If you’re buying as a couple and one of you has owned a place in the past, you won’t be considered first timers. On the other hand, owning or previously owning commercial property means you can still qualify as a first time buyer. Because the first time buyer rules only apply to a property used as a home, you can have owned, or still own, a shop or a cafe and qualify as a first timer. But when your commercial property has – or had – living quarters attached, you fall out of the first time buyer category.
Imagine your parents buy you a place to live. They own their own home so they aren’t first timers. This means they can’t claim first time buyer status on your behalf. Buy-to-let landlords are also disqualified. As a landlord, even if you have never owned a home of your own before, you can’t claim to be a first time buyer and take advantage of government reductions in Stamp Duty.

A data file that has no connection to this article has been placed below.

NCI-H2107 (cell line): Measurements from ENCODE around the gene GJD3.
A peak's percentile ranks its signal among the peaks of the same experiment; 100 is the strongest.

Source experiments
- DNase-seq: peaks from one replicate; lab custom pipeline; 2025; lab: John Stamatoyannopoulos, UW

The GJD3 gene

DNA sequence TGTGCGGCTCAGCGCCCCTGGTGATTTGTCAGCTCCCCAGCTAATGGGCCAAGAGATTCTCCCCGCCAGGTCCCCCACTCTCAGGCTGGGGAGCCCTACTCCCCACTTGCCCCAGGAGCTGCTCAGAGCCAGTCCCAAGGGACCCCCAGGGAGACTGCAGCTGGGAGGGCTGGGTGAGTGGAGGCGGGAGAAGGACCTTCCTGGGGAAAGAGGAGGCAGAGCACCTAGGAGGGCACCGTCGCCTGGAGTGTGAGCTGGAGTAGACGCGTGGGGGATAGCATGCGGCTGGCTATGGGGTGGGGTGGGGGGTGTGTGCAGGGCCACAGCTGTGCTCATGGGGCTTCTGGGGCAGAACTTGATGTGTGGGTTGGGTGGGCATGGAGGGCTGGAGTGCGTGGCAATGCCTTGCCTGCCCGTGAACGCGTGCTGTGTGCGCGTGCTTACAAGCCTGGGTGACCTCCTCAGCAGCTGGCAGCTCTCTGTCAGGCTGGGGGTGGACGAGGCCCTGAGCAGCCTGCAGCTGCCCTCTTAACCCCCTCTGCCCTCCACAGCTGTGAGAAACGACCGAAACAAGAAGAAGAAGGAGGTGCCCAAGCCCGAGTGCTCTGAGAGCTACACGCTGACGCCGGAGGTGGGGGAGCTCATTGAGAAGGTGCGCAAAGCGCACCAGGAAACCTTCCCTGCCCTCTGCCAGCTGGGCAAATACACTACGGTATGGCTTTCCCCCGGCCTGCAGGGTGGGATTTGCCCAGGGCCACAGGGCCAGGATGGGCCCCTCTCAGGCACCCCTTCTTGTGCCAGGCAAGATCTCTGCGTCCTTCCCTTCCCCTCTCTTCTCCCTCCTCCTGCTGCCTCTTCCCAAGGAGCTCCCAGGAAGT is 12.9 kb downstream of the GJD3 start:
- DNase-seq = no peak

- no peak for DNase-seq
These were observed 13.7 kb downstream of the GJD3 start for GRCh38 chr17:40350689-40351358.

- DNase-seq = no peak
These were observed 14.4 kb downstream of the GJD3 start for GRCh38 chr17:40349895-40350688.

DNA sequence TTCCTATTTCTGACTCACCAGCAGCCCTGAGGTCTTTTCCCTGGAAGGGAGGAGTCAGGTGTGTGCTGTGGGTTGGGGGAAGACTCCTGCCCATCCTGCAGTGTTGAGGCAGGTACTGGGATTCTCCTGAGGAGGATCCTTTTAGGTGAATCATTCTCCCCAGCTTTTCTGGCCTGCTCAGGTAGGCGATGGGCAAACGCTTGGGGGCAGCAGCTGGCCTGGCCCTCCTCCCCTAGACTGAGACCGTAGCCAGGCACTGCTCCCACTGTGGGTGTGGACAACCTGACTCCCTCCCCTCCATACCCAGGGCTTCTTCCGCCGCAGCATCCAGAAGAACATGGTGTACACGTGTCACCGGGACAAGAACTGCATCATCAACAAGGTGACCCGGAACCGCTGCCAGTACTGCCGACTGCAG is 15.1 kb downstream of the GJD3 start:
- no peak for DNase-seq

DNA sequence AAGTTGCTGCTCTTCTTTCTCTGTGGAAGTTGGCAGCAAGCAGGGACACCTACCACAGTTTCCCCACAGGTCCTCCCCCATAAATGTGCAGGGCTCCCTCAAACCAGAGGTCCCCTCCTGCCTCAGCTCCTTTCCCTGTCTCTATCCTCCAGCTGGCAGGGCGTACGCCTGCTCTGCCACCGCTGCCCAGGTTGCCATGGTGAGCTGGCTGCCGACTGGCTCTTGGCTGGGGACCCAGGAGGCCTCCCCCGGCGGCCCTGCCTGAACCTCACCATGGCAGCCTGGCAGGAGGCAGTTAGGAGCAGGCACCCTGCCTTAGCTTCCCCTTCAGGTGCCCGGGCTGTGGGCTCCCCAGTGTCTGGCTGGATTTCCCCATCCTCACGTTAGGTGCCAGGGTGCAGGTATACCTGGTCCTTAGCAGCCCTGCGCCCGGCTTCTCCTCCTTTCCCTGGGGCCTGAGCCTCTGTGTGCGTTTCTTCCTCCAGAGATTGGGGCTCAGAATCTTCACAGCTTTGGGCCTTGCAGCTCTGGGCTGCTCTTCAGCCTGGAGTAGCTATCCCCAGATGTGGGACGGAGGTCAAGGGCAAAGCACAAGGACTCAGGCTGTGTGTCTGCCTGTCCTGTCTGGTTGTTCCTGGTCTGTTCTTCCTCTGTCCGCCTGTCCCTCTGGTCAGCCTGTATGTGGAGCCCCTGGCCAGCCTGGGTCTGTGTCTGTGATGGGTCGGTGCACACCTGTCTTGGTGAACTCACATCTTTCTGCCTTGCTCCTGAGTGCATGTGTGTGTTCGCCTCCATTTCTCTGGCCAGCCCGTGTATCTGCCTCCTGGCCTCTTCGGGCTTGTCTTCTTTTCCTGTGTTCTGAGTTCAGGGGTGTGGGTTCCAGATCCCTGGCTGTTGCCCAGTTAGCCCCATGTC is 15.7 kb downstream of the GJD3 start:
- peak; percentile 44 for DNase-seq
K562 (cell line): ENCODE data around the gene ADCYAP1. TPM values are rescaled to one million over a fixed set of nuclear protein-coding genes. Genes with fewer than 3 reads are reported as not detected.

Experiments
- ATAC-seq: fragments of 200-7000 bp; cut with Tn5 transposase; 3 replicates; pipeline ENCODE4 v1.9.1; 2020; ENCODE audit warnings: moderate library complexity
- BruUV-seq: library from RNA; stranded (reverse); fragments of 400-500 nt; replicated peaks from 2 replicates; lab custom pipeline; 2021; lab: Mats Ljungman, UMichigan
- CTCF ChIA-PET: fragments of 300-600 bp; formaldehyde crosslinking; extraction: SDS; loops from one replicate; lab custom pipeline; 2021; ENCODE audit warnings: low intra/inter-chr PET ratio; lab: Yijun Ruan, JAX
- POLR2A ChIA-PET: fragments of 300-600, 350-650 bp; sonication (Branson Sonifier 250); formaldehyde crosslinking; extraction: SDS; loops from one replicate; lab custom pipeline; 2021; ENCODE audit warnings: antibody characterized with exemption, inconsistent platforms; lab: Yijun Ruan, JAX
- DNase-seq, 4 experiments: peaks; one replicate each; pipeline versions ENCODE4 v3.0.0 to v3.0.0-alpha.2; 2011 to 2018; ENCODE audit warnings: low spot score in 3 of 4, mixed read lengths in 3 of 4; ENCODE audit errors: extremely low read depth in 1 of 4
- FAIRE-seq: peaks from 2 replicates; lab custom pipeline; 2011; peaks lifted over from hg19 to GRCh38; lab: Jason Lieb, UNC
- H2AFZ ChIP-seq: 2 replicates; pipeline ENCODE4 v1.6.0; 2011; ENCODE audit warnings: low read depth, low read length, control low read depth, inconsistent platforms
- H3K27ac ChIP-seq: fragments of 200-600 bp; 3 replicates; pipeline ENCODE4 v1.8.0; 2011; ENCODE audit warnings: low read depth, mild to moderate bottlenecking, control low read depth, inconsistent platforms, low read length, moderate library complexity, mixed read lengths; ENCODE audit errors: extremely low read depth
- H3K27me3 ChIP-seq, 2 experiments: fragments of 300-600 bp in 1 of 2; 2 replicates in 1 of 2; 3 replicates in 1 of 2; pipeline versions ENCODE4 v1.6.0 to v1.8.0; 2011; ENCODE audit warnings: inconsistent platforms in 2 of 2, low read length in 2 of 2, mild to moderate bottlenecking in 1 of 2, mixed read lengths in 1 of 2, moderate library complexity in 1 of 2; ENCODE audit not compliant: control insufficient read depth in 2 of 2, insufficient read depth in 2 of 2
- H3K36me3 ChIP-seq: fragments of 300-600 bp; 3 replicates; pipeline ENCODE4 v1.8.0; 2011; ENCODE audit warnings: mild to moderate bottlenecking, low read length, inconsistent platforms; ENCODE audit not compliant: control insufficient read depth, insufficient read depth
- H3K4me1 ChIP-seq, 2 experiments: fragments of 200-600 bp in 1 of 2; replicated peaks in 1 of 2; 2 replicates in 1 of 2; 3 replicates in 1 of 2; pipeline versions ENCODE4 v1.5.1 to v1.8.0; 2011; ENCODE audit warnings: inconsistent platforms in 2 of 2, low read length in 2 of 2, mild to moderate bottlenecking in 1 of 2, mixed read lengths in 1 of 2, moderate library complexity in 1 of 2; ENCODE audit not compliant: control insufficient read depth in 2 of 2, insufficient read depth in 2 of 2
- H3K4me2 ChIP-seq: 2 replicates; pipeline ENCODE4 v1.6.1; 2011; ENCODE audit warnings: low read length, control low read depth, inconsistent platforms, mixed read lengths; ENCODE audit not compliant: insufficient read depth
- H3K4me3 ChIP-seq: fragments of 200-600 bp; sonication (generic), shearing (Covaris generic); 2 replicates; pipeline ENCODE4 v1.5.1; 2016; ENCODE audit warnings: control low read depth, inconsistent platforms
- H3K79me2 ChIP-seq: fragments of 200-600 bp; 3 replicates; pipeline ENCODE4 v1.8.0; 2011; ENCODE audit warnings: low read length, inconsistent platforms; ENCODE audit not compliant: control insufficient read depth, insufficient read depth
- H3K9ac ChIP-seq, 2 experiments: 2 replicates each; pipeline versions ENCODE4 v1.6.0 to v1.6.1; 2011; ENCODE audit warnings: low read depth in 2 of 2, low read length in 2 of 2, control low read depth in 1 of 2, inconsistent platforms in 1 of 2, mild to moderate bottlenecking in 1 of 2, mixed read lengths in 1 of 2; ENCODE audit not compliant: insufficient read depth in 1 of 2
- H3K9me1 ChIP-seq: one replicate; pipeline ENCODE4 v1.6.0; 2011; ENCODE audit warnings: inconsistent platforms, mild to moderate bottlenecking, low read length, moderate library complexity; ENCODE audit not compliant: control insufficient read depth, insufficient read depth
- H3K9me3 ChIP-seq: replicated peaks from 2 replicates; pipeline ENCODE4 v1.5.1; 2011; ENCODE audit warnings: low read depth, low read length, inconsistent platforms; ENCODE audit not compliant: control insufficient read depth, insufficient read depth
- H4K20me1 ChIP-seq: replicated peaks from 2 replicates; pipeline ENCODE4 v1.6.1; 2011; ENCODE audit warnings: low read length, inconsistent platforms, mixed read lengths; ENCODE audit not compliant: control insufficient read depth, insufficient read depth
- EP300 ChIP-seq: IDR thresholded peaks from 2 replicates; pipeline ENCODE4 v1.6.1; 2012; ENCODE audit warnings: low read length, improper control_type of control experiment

How Can I Get a First Time Buyer Mortgage?
One of the first big questions you’ll ask yourself is, can I get a first time buyer mortgage? There’s a process to go through to find out. First, how much money have you saved for a deposit? You’ll need to save a minimum of 5% of the purchase price of the place you want to buy, ideally more. The more you can put down in advance, the less you’ll need to borrow and the lower your repayments.